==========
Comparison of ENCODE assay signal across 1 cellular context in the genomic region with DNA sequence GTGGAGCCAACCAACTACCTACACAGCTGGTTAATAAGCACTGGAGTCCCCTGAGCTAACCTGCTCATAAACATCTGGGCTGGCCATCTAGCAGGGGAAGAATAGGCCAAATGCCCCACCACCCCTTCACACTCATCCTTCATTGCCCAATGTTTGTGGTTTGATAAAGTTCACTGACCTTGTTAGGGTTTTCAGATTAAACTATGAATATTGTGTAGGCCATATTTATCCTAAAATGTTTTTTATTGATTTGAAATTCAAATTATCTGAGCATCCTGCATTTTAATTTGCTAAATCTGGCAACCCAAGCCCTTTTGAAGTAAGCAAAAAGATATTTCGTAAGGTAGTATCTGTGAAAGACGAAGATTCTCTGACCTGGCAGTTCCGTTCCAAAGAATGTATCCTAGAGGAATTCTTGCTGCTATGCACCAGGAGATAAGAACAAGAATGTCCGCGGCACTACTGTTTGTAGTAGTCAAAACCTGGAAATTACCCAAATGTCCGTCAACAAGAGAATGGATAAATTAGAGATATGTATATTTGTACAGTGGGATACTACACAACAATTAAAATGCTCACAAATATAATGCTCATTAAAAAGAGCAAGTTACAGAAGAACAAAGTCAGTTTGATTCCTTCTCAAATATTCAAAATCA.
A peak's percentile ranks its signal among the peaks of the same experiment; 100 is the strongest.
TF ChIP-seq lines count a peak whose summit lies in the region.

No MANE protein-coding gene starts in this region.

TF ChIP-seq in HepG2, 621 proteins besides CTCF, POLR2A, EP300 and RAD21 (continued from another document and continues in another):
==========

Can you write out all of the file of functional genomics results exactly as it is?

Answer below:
Comparison of ENCODE assay signal across 1 cellular context in the genomic region with DNA sequence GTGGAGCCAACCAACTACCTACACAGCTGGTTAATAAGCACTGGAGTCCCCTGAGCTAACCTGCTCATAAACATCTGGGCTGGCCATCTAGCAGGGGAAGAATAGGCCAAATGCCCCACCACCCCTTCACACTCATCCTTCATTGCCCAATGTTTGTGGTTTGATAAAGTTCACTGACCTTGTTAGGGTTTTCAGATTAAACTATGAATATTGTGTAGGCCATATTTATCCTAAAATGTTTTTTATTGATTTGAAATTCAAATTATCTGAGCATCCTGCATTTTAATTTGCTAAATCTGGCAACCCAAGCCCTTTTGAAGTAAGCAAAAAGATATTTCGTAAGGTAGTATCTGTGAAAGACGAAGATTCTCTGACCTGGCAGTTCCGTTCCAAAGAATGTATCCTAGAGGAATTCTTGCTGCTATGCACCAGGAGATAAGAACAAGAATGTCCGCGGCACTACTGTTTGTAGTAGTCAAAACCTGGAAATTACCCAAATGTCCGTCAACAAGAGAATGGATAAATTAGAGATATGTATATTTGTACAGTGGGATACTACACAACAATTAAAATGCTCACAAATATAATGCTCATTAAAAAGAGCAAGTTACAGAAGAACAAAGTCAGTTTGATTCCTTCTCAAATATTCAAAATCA.
A peak's percentile ranks its signal among the peaks of the same experiment; 100 is the strongest.
TF ChIP-seq lines count a peak whose summit lies in the region.

No MANE protein-coding gene starts in this region.

TF ChIP-seq in HepG2, 621 proteins besides CTCF, POLR2A, EP300 and RAD21 (continued from another document and continues in another):